Jacques M Himpens*
Bariatric-metabolic surgery unit, Belgium
*Corresponding author: Jacques M Himpens, Bariatric-metabolic surgery unit, The CHIREC hospitals, Brussels and Braine-l’Alleud, Attending surgeon, Belgium
Submission: June 28, 2019;Published: July 02, 2019
ISSN 2637-7632Volume3 Issue3
The laparoscopic one anastomosis (mini-) gastric bypass (OAGB) is quickly gaining popularity as a bariatric-metabolic operation. One of the main reasons of the increase in popularity is - without any doubt- the technical ease of the procedure. However, there are other possible benefits that may help explain the increasing numbers. One of the benefits may be the alleged reduction of incidence and importance of the immediate dumping syndrome, which is still considered one of the major drawbacks of the gastric bypass . Nowadays, the difference between the Roux-en-Y (RYGB) and OAGB tends to be limited to the interposition of a 60 cm long alimentary limb in the former, whereas this limb, by definition, does not exist in the latter. Indeed, "modern" versions of the RYGB imply a long (150cm) biliopancreatic limb -which happens to be the recommended length of the biliopancreatic limb in the OAGB-, and a rather short (60cm) alimentary limb . Even the gastric pouch of the RYGB more and more resembles the pouch of the OAGB, as surgeons make the pouch longer and skinnier, and certainly perform a rather wide gastro-enterostomy .
In order to investigate the possible differences in glucose metabolism between OAGB and RYGB we analyzed in a lab environment if indeed the oscillations in plasma glucose did vary between the 2 bypass types . To this purpose we observed 3 different groups of patients: 2 groups of patients formerly suffering from morbid obesity, who had undergone either type of bypass, and who had come to an equilibrium in terms of weight loss (i.e. some 3 years postoperatively), and 1 group of healthy volunteers without obesity. We submitted all participants to an oral glucose tolerance test (OGTT) and measured the plasma glucose progression as well as the plasma insulin over a 3 hours period. In addition, we submitted the same participants to an intravenous glucose tolerance test to evaluate the pancreatic reaction independently from the intestinal glucose absorption.
To our surprise, we found that the simple incorporation of a rather short alimentary limb did not at all interfere with the progression of the plasma glucose progression in this experimental setting. In fact, the curve of plasma glucose after OAGB appeared to be exactly superimposable to the curve after RYGB. However, it seemed that the progression of plasma insulin differed. There was a tendency (not reaching statistical significance) for higher insulin levels early on in the OAGB group. This resulted in a greater insulinogenic index in the latter group. In other words, there is some indication that the glucose levels across the 2 bypass groups can only be kept identical at the cost of a higher early insulin production in the OAGB group.
What is the mechanism behind this change in insulin production?
We know from the work of Professor Pattou's team  that intestinal glucose absorption requires the presence of Sodium in order to activate the Sodium-Glucose Transferase 2 (SGLT2) enzyme. Usually, and certainly in our experiment, the alimentary limb in the RYGB subjects does not contain any salt (because there is no bile in the alimentary limb), unlike in the OAGB subjects, where the absorbed food stuffs (i.e. pure glucose in our experimental setting) came immediately in contact with the bile Sodium, thus allowing the immediate absorption of glucose. In the RYGB patients glucose absorption was just delayed some-the time required for the glucose to progress to the common limb, that contains plenty of bile, hence Sodium. The delay in eliciting the insulin response to the glucose absorption however seemed to influence the insulin production and to suffice to substantially reduce the insulinogenic index.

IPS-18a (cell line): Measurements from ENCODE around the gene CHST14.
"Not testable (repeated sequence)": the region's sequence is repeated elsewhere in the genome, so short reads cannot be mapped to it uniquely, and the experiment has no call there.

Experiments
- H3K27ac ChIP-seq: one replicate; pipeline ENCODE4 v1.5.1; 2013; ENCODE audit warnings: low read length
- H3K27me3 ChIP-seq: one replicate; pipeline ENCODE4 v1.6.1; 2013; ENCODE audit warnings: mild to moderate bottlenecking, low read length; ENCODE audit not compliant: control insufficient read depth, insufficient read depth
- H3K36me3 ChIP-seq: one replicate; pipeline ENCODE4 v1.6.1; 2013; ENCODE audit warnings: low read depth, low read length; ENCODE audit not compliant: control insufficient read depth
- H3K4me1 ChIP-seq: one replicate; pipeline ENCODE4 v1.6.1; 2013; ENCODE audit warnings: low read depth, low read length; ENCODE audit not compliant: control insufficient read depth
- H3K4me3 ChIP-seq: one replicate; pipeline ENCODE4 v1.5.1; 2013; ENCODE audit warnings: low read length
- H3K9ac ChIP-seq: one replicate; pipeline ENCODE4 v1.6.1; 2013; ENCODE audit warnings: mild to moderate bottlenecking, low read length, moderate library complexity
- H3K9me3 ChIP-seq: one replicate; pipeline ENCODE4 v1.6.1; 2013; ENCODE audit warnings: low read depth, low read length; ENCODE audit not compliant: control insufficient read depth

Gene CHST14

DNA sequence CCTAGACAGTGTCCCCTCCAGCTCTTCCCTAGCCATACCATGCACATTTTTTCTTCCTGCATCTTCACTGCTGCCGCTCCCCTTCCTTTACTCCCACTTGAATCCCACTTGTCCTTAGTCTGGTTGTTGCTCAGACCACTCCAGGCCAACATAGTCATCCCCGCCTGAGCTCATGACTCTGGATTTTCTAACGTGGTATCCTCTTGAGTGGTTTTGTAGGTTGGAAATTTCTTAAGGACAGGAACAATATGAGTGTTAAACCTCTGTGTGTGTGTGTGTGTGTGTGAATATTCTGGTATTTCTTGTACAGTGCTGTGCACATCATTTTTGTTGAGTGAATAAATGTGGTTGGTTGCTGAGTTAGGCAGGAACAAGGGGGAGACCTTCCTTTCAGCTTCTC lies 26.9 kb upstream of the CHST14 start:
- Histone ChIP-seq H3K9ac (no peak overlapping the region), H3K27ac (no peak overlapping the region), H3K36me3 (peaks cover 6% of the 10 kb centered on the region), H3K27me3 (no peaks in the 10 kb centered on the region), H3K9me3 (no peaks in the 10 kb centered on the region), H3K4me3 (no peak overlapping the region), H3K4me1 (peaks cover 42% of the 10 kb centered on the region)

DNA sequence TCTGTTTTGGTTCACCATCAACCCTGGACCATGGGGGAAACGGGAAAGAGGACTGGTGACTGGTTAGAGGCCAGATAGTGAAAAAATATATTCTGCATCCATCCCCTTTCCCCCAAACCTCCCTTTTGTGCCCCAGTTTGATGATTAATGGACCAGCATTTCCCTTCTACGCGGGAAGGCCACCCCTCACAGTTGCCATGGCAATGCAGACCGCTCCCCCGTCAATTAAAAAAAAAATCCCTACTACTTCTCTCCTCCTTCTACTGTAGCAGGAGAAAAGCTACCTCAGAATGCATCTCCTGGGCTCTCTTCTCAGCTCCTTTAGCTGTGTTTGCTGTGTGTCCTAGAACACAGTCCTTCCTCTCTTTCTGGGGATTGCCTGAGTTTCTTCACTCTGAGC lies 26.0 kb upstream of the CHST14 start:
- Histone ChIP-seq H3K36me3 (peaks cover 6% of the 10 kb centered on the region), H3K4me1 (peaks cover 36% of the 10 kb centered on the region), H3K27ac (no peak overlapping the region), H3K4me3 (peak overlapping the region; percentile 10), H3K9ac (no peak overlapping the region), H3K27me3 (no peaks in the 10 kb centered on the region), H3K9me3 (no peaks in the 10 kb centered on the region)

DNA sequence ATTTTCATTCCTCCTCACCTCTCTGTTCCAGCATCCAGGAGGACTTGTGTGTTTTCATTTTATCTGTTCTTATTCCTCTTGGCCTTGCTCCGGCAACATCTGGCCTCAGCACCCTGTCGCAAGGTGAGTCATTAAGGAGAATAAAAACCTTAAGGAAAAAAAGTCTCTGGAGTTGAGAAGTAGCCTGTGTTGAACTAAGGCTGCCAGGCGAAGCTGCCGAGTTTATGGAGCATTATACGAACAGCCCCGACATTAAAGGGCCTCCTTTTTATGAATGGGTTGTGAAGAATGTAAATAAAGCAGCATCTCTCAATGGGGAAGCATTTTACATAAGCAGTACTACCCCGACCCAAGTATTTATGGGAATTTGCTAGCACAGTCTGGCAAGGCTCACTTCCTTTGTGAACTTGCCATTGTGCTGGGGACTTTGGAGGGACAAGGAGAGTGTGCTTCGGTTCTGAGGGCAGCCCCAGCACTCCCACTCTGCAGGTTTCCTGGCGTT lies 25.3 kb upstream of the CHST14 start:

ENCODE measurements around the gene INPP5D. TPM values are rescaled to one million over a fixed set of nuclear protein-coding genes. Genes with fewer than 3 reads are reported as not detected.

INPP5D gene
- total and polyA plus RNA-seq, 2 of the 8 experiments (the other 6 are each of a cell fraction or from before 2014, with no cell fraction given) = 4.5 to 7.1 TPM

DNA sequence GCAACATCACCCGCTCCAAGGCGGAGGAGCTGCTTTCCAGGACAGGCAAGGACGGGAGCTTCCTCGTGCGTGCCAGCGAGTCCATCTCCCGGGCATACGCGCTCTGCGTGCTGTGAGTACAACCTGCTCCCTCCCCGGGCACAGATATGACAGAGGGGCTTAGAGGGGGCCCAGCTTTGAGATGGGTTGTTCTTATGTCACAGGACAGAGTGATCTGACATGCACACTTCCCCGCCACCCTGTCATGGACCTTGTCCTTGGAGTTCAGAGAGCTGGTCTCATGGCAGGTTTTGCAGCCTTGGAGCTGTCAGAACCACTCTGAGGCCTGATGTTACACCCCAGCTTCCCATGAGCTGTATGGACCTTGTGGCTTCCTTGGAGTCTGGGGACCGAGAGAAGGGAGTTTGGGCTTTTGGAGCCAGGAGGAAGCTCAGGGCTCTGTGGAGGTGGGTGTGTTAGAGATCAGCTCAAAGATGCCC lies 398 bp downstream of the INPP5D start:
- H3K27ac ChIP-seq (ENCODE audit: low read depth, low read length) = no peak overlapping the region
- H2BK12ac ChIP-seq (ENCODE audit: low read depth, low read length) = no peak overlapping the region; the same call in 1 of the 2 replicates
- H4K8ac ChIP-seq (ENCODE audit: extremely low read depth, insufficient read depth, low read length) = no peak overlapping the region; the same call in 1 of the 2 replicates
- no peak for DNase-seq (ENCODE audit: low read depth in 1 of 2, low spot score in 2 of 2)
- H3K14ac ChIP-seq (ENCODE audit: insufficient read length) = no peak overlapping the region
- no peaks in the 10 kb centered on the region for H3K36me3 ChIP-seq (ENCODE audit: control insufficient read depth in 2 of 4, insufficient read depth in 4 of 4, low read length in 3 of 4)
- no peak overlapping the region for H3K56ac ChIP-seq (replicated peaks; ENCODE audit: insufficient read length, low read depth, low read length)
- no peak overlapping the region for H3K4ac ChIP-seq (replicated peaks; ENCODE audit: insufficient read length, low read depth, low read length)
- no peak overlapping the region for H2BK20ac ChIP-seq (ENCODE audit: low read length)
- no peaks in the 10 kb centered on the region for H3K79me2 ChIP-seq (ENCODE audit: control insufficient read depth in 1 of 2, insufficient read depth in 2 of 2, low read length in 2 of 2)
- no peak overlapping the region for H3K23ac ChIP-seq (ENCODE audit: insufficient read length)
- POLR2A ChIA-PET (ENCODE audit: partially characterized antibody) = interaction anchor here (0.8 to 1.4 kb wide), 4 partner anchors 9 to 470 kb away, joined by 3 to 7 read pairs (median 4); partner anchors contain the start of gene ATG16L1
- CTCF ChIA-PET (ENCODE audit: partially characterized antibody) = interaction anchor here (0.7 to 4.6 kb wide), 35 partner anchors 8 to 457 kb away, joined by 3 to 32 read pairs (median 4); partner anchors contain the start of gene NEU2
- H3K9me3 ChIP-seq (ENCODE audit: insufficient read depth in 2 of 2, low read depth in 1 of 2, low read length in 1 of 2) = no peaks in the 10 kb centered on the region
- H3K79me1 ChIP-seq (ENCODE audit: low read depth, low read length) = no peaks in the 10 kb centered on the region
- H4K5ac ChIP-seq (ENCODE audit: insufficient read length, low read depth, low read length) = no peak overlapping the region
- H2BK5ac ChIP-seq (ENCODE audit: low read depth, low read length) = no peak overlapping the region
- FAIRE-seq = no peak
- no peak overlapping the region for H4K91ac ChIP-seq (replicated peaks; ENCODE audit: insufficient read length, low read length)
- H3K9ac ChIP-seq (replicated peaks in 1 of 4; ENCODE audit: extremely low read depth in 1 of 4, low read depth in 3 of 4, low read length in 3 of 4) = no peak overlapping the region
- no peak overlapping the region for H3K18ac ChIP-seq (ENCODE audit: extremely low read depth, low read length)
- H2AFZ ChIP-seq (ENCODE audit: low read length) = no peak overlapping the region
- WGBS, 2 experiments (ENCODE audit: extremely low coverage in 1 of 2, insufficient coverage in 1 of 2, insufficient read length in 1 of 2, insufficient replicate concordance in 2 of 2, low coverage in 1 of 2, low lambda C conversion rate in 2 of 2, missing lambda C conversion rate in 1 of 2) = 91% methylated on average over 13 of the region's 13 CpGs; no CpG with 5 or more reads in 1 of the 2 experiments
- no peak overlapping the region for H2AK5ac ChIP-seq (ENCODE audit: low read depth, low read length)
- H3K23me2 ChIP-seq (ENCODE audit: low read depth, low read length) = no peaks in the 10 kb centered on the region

But should not the fact that glucose apparently is less absorbed in RYGB mean that the immediate dumping syndrome should be less pronounced after this procedure than after OAGB?
We believe that another mechanism (other than glucose absorption) may play a role in this particular issue. In fact, whereas the delayed dumping syndrome actually is the clinical manifestation of hypoglycemia  -which in RYGB and OAGB equally occurs beyond the first hour after food intake-, the early dumping is in fact an osmotic phenomenon . When we go back to our experiment and focus on what actually happens in the alimentary limb after ingestion of a meal consisting of liquid glucose, we may find a likely explanation. In RYGB, no glucose absorption occurs at the level of the alimentary limb. Therefore, the foodstuffs concentration, especially carbohydrates (glucose in our study) remain unchanged in the alimentary limb and because of their osmotic power drag fluid into that limb, hereby fulfilling the clinical conditions of early dumping. On the contrary, after OAGB, because of the very active glucose absorption at the level of the alimentary limb, the osmotic potential of the food stuffs (i.e. glucose in our study) should be far less than after RYGB, hence elicit much less of a fluid drag, i.e. an early dumping reaction. As mentioned earlier, the clinical finding that OAGB causes less immediate dumping than RYGB has not (yet) been proven, hence a biochemical explanation of this alleged phenomenon is nothing but conjectural. We obviously need more research, and preferably randomized controlled clinical trials to elucidate this important issue. However, the hypothesis may help us understand the possible subtle physiologic differences that exist between the 2 types of bypass and possibly orient the surgeons' (and the patients') preference for one type over another.
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